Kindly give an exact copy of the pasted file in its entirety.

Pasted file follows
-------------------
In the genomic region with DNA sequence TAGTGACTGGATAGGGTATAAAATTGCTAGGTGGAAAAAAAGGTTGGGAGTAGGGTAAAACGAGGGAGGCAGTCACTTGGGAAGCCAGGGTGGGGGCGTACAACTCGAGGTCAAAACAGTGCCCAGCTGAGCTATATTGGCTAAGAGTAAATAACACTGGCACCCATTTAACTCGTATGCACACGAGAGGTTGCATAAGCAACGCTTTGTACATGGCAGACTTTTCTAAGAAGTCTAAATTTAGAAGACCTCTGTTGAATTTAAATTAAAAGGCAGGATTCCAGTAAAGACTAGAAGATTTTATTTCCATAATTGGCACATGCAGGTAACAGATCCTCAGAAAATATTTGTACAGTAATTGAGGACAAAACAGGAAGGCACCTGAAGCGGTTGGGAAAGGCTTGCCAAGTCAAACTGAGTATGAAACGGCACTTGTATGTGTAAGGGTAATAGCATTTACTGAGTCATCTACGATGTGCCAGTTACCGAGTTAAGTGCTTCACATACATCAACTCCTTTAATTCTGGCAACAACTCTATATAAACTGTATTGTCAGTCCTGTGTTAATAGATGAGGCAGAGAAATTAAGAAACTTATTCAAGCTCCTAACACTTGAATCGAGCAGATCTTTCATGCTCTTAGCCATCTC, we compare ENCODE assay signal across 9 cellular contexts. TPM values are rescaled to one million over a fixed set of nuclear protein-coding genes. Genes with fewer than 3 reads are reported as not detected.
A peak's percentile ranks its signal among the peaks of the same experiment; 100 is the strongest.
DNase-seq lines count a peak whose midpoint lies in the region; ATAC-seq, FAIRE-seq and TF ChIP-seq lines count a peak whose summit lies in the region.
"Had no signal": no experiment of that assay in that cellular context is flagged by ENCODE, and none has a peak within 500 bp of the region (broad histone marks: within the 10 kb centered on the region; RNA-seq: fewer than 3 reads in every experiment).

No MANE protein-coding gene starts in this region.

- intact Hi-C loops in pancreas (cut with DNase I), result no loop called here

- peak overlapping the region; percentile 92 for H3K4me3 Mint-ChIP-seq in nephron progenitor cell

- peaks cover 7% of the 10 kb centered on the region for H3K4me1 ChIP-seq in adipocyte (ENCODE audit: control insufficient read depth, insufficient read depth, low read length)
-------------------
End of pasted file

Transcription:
In the genomic region with DNA sequence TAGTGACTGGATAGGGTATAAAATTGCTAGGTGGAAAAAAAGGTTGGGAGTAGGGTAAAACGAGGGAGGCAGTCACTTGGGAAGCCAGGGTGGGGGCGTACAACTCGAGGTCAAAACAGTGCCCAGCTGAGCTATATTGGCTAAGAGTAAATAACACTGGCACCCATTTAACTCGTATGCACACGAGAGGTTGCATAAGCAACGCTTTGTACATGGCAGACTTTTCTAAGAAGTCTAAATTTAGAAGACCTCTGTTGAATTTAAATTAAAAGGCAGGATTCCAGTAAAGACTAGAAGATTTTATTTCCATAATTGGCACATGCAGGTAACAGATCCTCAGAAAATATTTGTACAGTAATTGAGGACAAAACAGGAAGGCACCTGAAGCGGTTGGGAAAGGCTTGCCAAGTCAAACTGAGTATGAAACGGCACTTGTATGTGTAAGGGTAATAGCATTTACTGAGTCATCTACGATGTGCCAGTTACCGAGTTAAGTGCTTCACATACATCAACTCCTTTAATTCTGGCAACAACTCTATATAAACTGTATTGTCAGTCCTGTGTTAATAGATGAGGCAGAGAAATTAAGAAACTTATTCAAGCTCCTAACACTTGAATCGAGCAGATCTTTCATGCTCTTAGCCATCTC, we compare ENCODE assay signal across 9 cellular contexts. TPM values are rescaled to one million over a fixed set of nuclear protein-coding genes. Genes with fewer than 3 reads are reported as not detected.
A peak's percentile ranks its signal among the peaks of the same experiment; 100 is the strongest.
DNase-seq lines count a peak whose midpoint lies in the region; ATAC-seq, FAIRE-seq and TF ChIP-seq lines count a peak whose summit lies in the region.
"Had no signal": no experiment of that assay in that cellular context is flagged by ENCODE, and none has a peak within 500 bp of the region (broad histone marks: within the 10 kb centered on the region; RNA-seq: fewer than 3 reads in every experiment).

No MANE protein-coding gene starts in this region.

- intact Hi-C loops in pancreas (cut with DNase I), result no loop called here

- peak overlapping the region; percentile 92 for H3K4me3 Mint-ChIP-seq in nephron progenitor cell

- peaks cover 7% of the 10 kb centered on the region for H3K4me1 ChIP-seq in adipocyte (ENCODE audit: control insufficient read depth, insufficient read depth, low read length)